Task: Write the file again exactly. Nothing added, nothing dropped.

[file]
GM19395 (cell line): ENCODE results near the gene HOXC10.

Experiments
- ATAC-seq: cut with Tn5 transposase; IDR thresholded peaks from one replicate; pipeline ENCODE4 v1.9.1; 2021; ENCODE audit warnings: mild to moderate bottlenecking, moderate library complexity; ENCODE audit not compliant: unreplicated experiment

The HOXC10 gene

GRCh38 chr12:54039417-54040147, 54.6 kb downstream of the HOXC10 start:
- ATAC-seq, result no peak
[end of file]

GM19395 (cell line): ENCODE results near the gene HOXC10.

Experiments
- ATAC-seq: cut with Tn5 transposase; IDR thresholded peaks from one replicate; pipeline ENCODE4 v1.9.1; 2021; ENCODE audit warnings: mild to moderate bottlenecking, moderate library complexity; ENCODE audit not compliant: unreplicated experiment

The HOXC10 gene

GRCh38 chr12:54039417-54040147, 54.6 kb downstream of the HOXC10 start:
- ATAC-seq, result no peak